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Review: 'We're the Millers' travels light

Published On: Aug 12 2013 12:06:31 PM CDT
We're The Millers

Warner Bros. Entertainment

If you need a good laugh and aren't looking for anything that's going to tax your brain this summer, "We're the Millers" fits the bill.

Jennifer Aniston teams up with "Saturday Night Live's" Jason Sudeikis for a comedy about a bunch of misfits who are tossed together by a low-level marijuana dealer to pose as a family in order to help him smuggle drugs from Mexico.

Written by Bob Fisher and Steve Faber ("The Wedding Crashers") and Sean Anders and John Morris ("Hot Tub Time Machine"), it's hard to believe it took four writers to come up with this sometimes formulaic script. With that kind of brain meld, you'd expect a laugh a minute. But after the initial set up and road-trip gags, the "Millers" quickly runs out of gas.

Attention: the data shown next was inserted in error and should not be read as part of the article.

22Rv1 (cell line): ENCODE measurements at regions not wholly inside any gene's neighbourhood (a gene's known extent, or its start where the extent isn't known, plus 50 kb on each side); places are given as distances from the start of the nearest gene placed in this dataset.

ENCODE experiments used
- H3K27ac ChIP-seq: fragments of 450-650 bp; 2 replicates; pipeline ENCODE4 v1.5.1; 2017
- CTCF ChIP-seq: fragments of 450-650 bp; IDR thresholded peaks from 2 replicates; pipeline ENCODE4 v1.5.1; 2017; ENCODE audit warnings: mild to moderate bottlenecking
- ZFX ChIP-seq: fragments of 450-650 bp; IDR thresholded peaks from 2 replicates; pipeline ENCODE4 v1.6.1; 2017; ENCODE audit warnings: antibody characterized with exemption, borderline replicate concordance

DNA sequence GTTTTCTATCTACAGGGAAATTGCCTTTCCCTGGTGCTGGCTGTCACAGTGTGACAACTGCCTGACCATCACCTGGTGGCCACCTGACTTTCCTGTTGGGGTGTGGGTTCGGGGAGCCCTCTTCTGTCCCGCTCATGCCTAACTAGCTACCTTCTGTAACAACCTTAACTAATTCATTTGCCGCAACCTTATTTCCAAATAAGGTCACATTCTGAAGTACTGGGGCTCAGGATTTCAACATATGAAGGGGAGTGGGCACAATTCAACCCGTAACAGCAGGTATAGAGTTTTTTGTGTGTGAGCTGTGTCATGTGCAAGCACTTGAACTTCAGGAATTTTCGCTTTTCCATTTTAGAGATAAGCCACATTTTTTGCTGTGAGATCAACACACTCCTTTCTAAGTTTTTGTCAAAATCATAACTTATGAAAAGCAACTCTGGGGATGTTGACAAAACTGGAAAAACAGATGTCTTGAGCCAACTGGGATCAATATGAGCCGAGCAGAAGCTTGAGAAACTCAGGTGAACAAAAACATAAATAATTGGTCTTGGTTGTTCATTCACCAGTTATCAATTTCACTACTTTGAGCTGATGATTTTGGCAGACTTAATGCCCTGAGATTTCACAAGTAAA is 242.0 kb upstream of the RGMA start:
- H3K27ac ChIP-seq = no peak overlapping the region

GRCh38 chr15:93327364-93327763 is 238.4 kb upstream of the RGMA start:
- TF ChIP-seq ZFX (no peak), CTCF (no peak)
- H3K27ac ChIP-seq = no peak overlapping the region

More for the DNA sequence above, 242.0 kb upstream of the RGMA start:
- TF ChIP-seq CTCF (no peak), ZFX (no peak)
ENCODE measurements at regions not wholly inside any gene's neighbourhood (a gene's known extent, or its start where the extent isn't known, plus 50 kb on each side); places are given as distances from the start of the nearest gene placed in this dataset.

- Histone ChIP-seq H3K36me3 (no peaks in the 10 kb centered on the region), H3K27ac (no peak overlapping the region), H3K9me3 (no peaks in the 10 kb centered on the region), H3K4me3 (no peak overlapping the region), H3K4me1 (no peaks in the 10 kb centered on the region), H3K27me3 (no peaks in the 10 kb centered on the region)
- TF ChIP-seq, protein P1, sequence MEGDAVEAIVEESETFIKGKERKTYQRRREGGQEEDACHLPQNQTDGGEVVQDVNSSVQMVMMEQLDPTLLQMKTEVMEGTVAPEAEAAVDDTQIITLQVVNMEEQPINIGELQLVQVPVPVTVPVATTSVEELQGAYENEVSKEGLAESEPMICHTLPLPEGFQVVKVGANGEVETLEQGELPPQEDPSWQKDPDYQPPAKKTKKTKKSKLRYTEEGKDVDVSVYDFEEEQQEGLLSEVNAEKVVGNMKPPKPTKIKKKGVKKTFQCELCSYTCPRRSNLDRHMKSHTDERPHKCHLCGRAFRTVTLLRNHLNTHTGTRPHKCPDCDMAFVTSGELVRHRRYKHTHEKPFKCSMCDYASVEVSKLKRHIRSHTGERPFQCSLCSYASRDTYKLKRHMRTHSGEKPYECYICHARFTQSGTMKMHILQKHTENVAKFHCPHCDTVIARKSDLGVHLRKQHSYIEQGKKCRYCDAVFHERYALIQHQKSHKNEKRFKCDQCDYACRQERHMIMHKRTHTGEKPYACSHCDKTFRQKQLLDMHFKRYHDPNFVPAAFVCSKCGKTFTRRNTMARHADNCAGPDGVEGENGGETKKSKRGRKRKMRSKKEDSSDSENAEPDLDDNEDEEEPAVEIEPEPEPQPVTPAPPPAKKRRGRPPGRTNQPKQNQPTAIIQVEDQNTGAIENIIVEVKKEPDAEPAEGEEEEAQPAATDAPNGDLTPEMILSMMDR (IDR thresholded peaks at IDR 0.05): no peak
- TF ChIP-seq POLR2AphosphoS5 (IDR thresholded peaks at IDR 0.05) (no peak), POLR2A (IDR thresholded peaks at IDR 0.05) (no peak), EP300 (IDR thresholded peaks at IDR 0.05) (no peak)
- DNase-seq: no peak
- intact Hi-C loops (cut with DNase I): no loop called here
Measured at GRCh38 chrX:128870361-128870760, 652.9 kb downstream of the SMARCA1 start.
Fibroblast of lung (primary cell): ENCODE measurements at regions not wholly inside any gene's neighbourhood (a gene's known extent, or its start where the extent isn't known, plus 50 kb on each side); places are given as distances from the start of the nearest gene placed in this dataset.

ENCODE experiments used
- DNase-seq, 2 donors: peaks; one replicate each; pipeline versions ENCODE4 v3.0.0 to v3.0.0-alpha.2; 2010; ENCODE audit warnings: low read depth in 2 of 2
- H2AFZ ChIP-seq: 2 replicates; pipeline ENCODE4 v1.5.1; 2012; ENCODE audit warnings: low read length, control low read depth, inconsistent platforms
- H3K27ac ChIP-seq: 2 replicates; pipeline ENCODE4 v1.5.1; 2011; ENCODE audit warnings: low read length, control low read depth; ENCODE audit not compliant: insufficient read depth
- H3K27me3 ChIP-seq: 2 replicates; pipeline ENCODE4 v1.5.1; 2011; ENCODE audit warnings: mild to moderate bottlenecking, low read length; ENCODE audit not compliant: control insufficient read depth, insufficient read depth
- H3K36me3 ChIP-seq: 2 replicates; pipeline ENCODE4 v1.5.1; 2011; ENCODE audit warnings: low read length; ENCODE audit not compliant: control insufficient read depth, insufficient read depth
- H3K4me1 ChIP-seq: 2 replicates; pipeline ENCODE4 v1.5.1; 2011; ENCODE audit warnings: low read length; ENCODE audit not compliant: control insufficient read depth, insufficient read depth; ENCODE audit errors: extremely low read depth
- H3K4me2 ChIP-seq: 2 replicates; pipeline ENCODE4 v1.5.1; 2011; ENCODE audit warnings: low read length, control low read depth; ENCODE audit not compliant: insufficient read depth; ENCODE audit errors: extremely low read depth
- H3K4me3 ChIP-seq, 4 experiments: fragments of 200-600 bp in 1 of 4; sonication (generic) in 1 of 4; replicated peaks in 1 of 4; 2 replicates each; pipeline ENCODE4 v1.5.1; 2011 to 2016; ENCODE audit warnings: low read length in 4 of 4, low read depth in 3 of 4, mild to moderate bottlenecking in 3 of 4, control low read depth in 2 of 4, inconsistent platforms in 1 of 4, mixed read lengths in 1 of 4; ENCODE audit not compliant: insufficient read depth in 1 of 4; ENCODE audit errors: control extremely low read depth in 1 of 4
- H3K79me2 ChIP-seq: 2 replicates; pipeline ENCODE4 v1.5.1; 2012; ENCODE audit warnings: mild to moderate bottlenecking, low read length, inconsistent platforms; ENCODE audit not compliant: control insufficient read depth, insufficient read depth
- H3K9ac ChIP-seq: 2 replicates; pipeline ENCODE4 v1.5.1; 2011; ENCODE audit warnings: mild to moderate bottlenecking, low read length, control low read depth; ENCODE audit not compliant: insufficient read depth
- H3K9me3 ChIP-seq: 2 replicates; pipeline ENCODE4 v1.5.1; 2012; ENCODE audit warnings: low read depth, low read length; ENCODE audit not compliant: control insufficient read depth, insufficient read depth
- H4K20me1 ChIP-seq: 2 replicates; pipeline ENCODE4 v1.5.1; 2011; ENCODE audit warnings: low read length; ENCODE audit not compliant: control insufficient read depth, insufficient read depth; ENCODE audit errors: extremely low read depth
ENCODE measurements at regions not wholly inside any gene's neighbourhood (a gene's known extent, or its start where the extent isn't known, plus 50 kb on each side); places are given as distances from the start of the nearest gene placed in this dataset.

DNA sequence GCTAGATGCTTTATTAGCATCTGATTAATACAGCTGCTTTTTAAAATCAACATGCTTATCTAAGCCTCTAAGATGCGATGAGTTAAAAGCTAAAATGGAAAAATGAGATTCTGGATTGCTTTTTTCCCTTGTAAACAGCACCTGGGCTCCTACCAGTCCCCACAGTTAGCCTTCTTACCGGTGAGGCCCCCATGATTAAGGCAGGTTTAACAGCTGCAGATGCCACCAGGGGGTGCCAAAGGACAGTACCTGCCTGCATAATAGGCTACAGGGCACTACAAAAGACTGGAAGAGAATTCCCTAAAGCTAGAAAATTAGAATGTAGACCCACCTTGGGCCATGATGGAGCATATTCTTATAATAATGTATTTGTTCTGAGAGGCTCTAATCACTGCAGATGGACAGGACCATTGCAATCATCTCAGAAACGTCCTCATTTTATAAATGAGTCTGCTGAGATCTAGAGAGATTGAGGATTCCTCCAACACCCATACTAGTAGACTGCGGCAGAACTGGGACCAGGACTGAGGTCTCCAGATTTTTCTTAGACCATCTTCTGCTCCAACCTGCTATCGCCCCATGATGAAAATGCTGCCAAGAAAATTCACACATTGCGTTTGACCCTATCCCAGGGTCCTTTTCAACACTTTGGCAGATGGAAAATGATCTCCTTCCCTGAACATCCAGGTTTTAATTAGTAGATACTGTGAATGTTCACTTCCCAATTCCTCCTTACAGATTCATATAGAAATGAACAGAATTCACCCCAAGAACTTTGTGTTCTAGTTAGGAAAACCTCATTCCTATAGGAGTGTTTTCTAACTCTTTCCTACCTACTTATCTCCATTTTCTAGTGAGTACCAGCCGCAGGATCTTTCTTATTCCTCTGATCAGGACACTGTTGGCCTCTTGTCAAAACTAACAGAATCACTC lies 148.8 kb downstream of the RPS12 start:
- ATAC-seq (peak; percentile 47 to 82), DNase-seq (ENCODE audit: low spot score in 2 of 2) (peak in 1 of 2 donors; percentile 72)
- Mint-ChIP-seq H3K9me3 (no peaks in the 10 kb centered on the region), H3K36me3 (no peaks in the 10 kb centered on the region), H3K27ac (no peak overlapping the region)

Aniston and Sudeikis have good chemistry, but the "Friends" star's character, Rose, is so thinly written that all she really has to do is look good (which she does). A "Flashdance"-esque dance scene by Aniston, where she performs a tame stripper pole dance, is well choreographed, but comes off as a cheap attempt to add some sex appeal to the movie. Well, when you've got the sexiest woman in Hollywood on your marquee, guess you need to make the most of it. But overall, sophomoric humor is the recipe, including an awkward side story about a geeked out family that befriends the Millers then wants to be swingers with the couple.

Julia Roberts's niece, Emma Roberts, is perfectly angst-ridden as a homeless girl who wants to make a quick buck by posing as part of the wholesome family foursome. British actor Will Poulter ("Son of Rambow") steals the movie. As awkward teen, Kenny, he balances just the right bit of dopey with some deft comic timing.

Cameo appearances live up to their expectations including Ed Helmes as a narcissistic drug kingpin and Luis Guzman as Mexican cop who isn't one to pass up a bribe.

"We're the Millers" does get credit for being a road trip comedy with an original story and there are some glimpses of hilarity. Yet, like the afterglow of the stuff that David Clark peddles, the problem with this film is it's easily forgettable a few minutes after you leave the theater.